Within two days, she said, more than 350 people — many from the biggest internet companies — had clicked the link to apply for jobs at the firm, Unstoppable Domains. The start-up sells website addresses that sit on the blockchain, the distributed ledger system that underpins cryptocurrencies.

“It’s the perfect storm,” Ms. Carter said. “The momentum we’re seeing in this space is just incredible.”

Ms. Carter is part of a wave of executives and engineers leaving cushy jobs at Google, Amazon, Apple and other large tech companies — some of which pay millions of dollars in annual compensation — to chase what they see as a once-in-a-generation opportunity. That next big thing is crypto, they sasoared around 60 percent this yearid, a catchall designation that includes digital currencies like Bitcoin and products like nonfungible tokens, or NFTs, that rely on the blockchain.

Silicon Valley is now awash with stories of people riding seemingly ridiculous crypto investments like Dogecoin, a digital coin based on a dog meme, to life-changing wealth. Bitcoin has , while Ether, the cryptocurrency tied to the Ethereum blockchain, has increased more than fivefold in value.

But beyond that speculative mania, a growing contingent of the tech industry’s best and brightest sees a transformational moment that comes along once every few decades and rewards those who spot the seismic shift before the rest of the world. With crypto, they see historical parallels to how the personal computer and the internet were once ridiculed, only to upend the status quo and mint a new generation of billionaires.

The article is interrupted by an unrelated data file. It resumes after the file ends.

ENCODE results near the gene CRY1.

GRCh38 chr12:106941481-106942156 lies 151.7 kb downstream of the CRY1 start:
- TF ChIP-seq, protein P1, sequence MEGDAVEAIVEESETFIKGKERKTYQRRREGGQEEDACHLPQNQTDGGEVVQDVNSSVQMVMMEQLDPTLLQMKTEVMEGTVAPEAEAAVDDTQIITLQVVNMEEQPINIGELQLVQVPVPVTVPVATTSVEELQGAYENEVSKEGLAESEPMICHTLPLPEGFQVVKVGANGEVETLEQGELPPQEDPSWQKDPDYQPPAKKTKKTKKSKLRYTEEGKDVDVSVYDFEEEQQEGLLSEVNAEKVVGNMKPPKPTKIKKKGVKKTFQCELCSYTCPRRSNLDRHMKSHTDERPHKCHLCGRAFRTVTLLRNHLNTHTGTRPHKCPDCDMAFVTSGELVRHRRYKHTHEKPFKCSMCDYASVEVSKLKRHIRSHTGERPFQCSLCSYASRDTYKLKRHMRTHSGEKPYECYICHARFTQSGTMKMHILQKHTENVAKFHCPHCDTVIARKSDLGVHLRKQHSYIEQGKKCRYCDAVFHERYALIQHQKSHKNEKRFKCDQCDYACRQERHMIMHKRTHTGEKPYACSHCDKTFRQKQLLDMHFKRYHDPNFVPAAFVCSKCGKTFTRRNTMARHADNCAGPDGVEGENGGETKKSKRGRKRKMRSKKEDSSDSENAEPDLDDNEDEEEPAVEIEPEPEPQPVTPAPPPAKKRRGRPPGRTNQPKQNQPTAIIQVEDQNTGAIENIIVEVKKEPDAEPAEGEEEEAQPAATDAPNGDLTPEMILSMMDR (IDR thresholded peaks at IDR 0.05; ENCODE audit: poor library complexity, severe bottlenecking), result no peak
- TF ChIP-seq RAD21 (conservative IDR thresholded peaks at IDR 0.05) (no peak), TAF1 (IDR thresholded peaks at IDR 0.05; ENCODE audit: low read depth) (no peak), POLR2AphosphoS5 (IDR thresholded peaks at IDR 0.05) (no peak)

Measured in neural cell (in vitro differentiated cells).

Investors, too, have flooded in. They have poured more than $28 billion into global crypto and blockchain start-ups this year, four times the total in 2020, according to PitchBook, a firm that tracks private investments. More than $3 billion has gone into NFT companies alone.

“There is a giant sucking sound coming from crypto,” said Sridhar Ramaswamy, chief executive of search engine start-up Neeva and a former Google executive, who competes with crypto companies for talent. “It feels a bit like the 1990s and the birth of the internet all over again. It’s that early, that chaotic and that much full of opportunity.”

“There is a giant sucking sound coming from crypto,” said Sridhar Ramaswamy, chief executive of Neeva, outside the company’s office in Mountain View, Calif.Credit…Jessica Chou for The New York Times

Crypto, which has also been rebranded as the less foreboding web3, may be no different from past speculative bubbles like subprime mortgages or the tulip craze of the 17th century, skeptics said. Much of the mania, they said, is being driven by a desire to get rich quick by trading an asset class that often seems based on internet jokes.


8. Here Are the 10 Trendiest Cities in America Where You Can Still Afford To Buy a Home By Sara Ventiera

9.Top 6 Wealth Killers

Peter Mallouk


Top 6 Wealth Killers:

#1 by a landslide: credit card debt

2. High student loans without a high earning degree